4.1 Installing Ubuntu

There are many options and different distributions available for GNU/Linux. We concentrate on Ubuntu, a derivative of Debian. Ubuntu has a focus on ease of setup and is widely deployed.

A Ubuntu installation is straightforward and can replace Windows altogether or can be installed beside Windows (for a dual boot option). Visit the Ubuntu Installation Tutorial for the simple instructions provided by Canonical. You can easily become familiar with the installation process by trying it out once or twice—it doesn’t hurt to practise!

The best choice is to install the latest Ubuntu LTS (Long Term Supported) on your own computer as the base operating system. This chapter also provides various options including virtual machines and cloud servers.

Once the base Ubuntu is installed you might install wajig to simplify using Ubuntu. Wajig is available from the PyPI software repository. Installation of wajig will usually take less than 5 minutes.

$ sudo apt update; sudo apt upgrade
$ sudo apt install wajig
$ wajig update; wajig upgrade 
$ wajig install python3-pip
$ pip3 install wajig

Be sure to log out and log back in after the pip3 install so that the system will refresh the PATH to include ~/.local/bin (where pip3 installs commands). You could do the following, but it is not usually required:

echo 'PATH=~/.local/bin:$PATH' >> ~/.bashrc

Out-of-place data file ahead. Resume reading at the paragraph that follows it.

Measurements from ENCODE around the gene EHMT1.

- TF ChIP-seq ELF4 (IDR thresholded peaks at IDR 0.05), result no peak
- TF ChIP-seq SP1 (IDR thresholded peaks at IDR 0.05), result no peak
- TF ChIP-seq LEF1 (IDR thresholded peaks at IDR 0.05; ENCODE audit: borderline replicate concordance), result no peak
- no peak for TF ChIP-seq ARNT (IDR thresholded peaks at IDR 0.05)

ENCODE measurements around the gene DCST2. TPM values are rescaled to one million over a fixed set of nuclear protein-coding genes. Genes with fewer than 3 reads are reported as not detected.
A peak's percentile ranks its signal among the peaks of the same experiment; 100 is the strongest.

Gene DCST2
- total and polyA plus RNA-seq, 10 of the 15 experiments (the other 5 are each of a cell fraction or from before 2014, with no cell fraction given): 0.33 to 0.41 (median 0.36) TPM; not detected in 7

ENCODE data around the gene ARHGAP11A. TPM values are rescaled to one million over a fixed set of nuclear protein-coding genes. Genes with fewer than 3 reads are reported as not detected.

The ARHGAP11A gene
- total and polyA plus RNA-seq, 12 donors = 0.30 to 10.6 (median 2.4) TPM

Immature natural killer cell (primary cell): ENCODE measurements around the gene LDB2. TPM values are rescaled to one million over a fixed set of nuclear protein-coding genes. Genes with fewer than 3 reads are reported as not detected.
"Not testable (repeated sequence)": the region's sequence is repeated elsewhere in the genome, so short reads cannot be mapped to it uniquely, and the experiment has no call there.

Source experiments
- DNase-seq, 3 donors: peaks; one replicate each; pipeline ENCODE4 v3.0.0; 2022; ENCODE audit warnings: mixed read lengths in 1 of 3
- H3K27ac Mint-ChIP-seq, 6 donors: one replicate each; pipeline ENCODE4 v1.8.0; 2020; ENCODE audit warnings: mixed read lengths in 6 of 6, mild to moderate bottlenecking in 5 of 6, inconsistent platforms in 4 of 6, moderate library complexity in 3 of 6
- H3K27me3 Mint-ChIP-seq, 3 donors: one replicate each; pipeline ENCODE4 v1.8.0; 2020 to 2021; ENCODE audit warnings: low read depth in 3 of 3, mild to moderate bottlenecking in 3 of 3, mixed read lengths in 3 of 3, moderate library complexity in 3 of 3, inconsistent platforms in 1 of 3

If you have set up Ubuntu on a server in the cloud then a remote desktop connection can be established using X2Go. This is a good alternative to a command line connection in a terminal using ssh. X2Go usually requires the MATE desktop and the X2Go server to be installed on the cloud server. This can take 15 minutes or so:

wajig install ubuntu-mate-desktop x2goserver

For any questions asked during the install select the default option (e.g., gdm3).

In general, you may also like to install the following packages:

wajig install emacs

Some other useful initial setup includes:

sudo timedatectl set-timezone Australia/Canberra

To keep the system automatically updated add a regular task to the system crontab.

sudo crontab -e

Add the following line to update at 3am every day. Change kayon to your own username and create the sub-directory in your home directory.

0 3 * * * (wajig update; wajig distupgrade --yes) > /home/kayon/cronlog/cronlog_`date +\%Y\%m\%d`.log 2>&1

Next you probably want to add some users (see wajig’s adduser), perhaps install a web server (see Section 90.1).



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